There was almost no way to avoid The Great Dress Debate of 2015, even if you had little interaction with the internet yesterday. I couldn't scroll through my Facebook feed for two minutes last night and miss the earth shattering controversy.
The whole argument made me realize something about the world we live in. We access the internet in a thousand different ways on hundreds of different devices. We look at things on 5 inch smartphone screens, 15 inch laptop screens, and many even larger than those. That's the thing, millions of people saw that dress in whatever way their their device interpreted it. This may sound crazy, maybe not even that big of a deal, but it is.
Last year, I bought a Retina Display Macbook Pro and compared to my old Macbook, the cyber world looked more enhanced by leaps and bounds. My photos looked sharper, and colors were more accurate. I quit using my external monitor because my photos just didn't look great on it anymore. A photo I pushed and edited on my new laptop looked blown-out and lacking in detail on all my older screens. Sharpness was lost, colors that weren't there suddenly appeared to have swallowed my entire art piece. Then I realized, most people aren't seeing this photo on their Facebook, Flickr, or Instagram feeds like I am on my fancy new screen.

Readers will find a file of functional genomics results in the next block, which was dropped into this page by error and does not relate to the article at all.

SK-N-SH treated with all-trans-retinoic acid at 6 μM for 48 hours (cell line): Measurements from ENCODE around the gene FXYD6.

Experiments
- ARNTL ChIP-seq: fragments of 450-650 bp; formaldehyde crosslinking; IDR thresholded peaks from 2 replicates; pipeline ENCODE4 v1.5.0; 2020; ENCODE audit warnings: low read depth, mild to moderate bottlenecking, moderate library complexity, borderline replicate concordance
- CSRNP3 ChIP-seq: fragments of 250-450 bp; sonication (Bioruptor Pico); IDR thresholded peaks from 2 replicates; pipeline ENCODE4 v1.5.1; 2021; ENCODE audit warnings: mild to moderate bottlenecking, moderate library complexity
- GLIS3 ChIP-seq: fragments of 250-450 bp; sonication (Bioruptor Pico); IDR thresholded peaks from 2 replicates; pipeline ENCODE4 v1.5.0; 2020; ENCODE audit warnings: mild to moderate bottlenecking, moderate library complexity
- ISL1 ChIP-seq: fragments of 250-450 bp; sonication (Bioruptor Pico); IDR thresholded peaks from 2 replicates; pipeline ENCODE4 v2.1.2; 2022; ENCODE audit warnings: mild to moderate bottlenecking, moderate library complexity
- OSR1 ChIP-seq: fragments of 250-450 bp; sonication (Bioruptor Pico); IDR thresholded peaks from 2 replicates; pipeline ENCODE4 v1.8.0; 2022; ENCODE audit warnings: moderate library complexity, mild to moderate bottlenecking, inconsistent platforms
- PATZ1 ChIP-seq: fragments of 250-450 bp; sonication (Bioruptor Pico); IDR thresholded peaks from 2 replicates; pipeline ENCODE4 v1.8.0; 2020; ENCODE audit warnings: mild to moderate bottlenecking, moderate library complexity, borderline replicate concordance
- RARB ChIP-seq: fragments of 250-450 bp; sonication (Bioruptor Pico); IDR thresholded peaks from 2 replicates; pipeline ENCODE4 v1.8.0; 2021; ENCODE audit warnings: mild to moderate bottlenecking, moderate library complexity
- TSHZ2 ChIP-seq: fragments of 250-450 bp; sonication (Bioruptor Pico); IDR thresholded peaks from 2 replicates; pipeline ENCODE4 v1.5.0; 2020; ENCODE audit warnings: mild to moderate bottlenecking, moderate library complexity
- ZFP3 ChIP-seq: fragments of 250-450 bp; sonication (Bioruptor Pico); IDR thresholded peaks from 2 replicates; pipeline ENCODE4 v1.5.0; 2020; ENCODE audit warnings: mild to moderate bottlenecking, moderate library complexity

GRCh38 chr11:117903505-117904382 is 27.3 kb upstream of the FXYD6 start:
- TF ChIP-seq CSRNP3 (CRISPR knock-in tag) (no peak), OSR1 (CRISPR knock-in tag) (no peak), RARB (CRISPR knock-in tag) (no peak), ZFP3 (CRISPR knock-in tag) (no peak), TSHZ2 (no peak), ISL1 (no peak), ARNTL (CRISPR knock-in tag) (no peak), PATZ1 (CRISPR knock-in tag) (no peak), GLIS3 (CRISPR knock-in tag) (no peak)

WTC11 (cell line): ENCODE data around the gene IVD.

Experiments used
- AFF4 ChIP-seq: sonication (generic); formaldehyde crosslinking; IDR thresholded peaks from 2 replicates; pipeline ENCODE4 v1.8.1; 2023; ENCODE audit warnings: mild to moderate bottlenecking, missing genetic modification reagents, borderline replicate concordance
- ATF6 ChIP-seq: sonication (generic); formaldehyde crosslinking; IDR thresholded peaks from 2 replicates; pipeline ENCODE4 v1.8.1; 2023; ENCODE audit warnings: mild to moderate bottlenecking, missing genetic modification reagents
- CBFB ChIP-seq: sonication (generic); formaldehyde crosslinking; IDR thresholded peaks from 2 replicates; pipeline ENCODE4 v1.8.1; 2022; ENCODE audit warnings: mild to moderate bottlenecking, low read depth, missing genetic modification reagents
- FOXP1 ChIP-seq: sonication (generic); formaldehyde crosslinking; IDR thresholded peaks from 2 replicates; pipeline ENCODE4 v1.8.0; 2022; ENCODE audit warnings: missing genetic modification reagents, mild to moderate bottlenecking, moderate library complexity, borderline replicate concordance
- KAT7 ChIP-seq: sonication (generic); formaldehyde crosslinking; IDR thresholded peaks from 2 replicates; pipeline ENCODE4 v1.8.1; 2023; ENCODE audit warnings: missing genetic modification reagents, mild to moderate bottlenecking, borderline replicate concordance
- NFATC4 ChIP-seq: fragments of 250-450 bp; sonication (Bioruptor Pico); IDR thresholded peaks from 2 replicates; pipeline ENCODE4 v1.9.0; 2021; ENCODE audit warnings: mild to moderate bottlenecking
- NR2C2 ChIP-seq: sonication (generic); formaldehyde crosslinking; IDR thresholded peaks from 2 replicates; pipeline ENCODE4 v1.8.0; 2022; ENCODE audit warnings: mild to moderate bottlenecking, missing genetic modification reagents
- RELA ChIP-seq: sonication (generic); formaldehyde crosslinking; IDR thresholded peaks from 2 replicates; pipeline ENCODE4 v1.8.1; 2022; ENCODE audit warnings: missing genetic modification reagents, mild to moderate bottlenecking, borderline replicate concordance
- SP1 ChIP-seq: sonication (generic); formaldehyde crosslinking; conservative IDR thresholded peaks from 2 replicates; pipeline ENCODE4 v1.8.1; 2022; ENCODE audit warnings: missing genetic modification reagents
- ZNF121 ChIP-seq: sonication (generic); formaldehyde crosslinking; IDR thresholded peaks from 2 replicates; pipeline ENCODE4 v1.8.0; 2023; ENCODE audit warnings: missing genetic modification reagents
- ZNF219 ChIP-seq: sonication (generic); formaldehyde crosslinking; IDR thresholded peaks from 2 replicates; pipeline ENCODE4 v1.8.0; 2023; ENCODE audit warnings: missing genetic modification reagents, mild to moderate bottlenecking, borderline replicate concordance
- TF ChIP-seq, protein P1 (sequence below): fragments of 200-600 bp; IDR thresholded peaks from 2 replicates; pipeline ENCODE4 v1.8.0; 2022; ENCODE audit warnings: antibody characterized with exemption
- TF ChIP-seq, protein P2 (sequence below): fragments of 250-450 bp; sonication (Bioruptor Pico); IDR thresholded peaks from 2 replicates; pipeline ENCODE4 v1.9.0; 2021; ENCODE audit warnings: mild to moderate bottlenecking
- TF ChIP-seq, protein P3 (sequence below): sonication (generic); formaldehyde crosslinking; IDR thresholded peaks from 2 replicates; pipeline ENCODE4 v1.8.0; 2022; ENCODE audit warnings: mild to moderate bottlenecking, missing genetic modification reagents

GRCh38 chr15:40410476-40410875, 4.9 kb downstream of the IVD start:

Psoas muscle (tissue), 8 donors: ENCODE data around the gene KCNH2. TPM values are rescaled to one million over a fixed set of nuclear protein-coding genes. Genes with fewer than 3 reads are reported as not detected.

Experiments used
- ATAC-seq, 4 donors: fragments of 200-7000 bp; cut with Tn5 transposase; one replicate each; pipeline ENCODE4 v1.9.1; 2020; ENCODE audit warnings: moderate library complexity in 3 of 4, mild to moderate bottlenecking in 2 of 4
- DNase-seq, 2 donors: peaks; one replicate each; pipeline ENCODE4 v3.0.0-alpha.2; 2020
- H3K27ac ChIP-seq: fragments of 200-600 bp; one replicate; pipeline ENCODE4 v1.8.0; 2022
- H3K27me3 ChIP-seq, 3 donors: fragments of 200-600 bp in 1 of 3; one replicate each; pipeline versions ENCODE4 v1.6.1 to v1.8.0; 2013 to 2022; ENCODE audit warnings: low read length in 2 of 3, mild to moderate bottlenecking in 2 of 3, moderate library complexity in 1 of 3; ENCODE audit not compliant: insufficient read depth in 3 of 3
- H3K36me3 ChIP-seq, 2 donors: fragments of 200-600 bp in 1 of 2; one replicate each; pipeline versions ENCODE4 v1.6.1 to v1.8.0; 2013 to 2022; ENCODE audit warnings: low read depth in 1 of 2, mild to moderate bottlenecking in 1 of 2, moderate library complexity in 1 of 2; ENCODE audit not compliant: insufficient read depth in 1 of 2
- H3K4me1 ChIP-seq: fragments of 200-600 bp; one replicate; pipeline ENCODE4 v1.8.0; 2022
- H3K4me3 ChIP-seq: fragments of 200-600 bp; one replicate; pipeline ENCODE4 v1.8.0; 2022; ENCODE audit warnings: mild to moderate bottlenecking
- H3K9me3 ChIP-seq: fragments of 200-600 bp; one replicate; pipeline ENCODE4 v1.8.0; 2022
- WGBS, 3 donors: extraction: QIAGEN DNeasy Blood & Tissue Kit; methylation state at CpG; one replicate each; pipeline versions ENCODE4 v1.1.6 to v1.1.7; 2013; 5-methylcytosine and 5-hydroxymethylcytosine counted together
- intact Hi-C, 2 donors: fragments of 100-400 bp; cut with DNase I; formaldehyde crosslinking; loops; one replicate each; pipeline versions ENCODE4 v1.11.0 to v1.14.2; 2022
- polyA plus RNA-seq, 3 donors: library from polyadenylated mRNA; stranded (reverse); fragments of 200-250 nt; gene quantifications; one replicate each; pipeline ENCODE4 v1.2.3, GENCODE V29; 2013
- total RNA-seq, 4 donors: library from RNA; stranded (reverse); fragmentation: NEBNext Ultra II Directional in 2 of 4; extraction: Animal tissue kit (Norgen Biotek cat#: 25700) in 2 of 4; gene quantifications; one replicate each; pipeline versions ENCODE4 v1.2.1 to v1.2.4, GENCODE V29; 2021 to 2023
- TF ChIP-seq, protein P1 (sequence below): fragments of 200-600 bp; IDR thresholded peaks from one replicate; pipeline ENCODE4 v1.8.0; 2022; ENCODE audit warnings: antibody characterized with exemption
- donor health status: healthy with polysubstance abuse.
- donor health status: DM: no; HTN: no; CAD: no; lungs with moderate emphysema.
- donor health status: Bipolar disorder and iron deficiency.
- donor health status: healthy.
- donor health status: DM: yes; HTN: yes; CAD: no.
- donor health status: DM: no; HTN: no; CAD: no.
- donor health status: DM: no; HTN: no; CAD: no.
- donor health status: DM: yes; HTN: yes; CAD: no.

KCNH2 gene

The regular man doesn't color correct his monitor, or even have a sense for what "accurate colors" even mean in the computer world. No matter if that dress was blue and black or white and gold, someone on a oversaturated, blown-out Samsung Galaxy screen saw it differently than on a less retina-burning iPhone screen.
Bottom line, we can't control how people see our photos in a digital space. We can, however, have more control over our photos in the real world, through printing our work. Sharing photos online is awesome and I certainly do it more often than I print, but we need to remember that the internet should not be the final resting place for our work. The digital space is a great gallery for photography, however online sharing should only be a penultimate step in finishing a piece. Photographers, print your work. You won't be sorry.